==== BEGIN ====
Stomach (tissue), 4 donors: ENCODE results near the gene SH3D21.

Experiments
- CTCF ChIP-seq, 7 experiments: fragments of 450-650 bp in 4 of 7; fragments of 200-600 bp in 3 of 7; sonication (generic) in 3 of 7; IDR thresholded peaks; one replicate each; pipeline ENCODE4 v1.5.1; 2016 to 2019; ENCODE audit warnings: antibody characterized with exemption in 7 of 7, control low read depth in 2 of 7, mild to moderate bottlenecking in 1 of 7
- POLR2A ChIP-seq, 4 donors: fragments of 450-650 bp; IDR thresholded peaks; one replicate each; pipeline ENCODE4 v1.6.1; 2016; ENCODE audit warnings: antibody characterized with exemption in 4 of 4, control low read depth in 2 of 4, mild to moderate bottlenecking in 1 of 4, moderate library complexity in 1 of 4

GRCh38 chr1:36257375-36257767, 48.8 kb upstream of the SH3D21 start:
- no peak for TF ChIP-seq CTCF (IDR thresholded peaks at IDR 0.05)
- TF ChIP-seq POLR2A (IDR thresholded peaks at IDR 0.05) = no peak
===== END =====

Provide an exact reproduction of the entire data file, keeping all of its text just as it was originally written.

Stomach (tissue), 4 donors: ENCODE results near the gene SH3D21.

Experiments
- CTCF ChIP-seq, 7 experiments: fragments of 450-650 bp in 4 of 7; fragments of 200-600 bp in 3 of 7; sonication (generic) in 3 of 7; IDR thresholded peaks; one replicate each; pipeline ENCODE4 v1.5.1; 2016 to 2019; ENCODE audit warnings: antibody characterized with exemption in 7 of 7, control low read depth in 2 of 7, mild to moderate bottlenecking in 1 of 7
- POLR2A ChIP-seq, 4 donors: fragments of 450-650 bp; IDR thresholded peaks; one replicate each; pipeline ENCODE4 v1.6.1; 2016; ENCODE audit warnings: antibody characterized with exemption in 4 of 4, control low read depth in 2 of 4, mild to moderate bottlenecking in 1 of 4, moderate library complexity in 1 of 4

GRCh38 chr1:36257375-36257767, 48.8 kb upstream of the SH3D21 start:
- no peak for TF ChIP-seq CTCF (IDR thresholded peaks at IDR 0.05)
- TF ChIP-seq POLR2A (IDR thresholded peaks at IDR 0.05) = no peak